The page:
The Islip Town Environmental Council is getting the green light to shift its focus to improving the town’s energy sustainability.
The council has recently started looking into ways to cut greenhouse gas emissions at town facilities after decades of concentrating on other eco-friendly measures, chairwoman Nancy Manfredonia said. It is also adding members to its previously undermanned ranks.
“For a small group, we’ve got our hands full,” she said.
The volunteer group, which operates under the town supervisor’s office, was created to advise town officials on environmental matters in 1972 after the first Earth Day. Members have sought mainly to improve water quality for the Great South Bay, which will continue to be a top priority, Manfredonia said.
Town Supervisor Angie Carpenter announced at a town board meeting last month that the council “has been reorganized and re-energized” to act on sustainability efforts. She also approved appointing two more members to the council last fall, Manfredonia said.
The council of six is finishing preparing an annual report that will include sustainability recommendations, such as aiming to become a “climate-smart community,” a state designation that would make Islip eligible for grants funding sustainability efforts, she said.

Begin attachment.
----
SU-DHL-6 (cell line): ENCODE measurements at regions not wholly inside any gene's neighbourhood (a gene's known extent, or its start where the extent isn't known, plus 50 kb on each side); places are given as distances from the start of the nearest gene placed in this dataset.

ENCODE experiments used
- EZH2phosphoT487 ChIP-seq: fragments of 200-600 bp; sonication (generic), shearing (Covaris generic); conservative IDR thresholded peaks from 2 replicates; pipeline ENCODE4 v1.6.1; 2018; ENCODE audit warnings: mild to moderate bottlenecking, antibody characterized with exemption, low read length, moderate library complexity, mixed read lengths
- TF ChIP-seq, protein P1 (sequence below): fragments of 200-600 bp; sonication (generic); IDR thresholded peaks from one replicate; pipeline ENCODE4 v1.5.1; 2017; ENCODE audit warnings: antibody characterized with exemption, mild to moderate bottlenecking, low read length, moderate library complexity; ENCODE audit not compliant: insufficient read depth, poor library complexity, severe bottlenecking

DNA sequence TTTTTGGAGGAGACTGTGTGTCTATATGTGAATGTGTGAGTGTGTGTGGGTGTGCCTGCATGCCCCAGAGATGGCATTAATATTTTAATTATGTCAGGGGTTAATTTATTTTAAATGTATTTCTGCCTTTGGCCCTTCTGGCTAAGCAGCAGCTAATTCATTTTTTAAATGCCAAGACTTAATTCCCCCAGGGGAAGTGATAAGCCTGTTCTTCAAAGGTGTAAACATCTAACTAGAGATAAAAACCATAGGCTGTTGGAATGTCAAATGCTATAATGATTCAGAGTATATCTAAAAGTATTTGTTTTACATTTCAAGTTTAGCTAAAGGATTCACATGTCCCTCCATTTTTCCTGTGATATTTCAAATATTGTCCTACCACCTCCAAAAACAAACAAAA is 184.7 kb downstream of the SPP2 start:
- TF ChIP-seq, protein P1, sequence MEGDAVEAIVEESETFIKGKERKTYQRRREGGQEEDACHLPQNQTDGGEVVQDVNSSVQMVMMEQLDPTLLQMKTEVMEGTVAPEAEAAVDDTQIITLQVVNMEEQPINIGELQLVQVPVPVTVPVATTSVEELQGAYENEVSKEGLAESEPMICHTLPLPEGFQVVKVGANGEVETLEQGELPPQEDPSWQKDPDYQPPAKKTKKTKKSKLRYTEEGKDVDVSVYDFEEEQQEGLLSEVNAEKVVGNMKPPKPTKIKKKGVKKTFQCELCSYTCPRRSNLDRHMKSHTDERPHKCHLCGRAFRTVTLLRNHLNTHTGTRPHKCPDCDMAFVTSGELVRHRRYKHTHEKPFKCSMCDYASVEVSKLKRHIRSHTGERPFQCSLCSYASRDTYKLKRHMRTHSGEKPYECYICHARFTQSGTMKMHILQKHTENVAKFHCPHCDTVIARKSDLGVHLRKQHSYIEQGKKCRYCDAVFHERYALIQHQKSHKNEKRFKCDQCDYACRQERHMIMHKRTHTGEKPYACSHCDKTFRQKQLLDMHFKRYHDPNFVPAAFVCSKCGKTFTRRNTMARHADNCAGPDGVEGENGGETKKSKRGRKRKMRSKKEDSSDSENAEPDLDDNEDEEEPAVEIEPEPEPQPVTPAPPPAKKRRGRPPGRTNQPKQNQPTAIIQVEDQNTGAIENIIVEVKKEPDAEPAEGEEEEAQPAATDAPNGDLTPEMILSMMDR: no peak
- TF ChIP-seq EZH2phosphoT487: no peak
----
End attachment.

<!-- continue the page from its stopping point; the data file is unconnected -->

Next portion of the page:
Manfredonia attributed the council’s new focus to the work of an “impressive” group of high schoolers from Sayville and West Islip. The students of the Suffolk Student Climate Action Committee’s Sayville High School board have repeatedly called on Islip officials to set a goal of using only renewable energy sources by 2030. Students also attended the environmental council’s March 15 meeting and said they plan to participate in as many future meetings as possible.
“It’s good to hear them be so passionate and have so many facts,” said Manfredonia, who also works for the nonprofit Central Islip Civic Council. “We’ve been talking about it for a while but this prodded us to make it a priority right now.”
The students have repeatedly told town officials about their concerns for Islip’s future in the face of climate change, citing that the town is behind other ones on Long Island with renewable energy initiatives.
Harrison Bench, the group’s 16-year-old president, said town officials have not yet complied with most of the students’ recommendations, which include setting aside funding for renewable energy initiatives, such as installing solar panels.
“I, for one, am hopeful we will make progress,” the Sayville student said. “There comes a time when we have to ask ourselves, what more can we do to get them to understand what trouble we’re in?”
Town spokeswoman Caroline Smith declined repeated requests for comment and did not make any town officials available for interviews.
The town’s energy reduction efforts have included replacing streetlights with LED lights, according to a previous news report.
“They care but we have to push more,” committee co-vice president Olivia Davidson, 17, said.
The students asked anyone interested in getting involved on environmental issues to contact the group at email@example.com.
The Suffolk Student Climate Action Committee has recommended that Islip Town officials:
- set a goal of using only renewable energy sources at town facilities by 2030
- set aside funding in the town budget for renewable energy projects
- hire a staffer to oversee town sustainability efforts
- conduct an inventory of how much greenhouse gas the town produces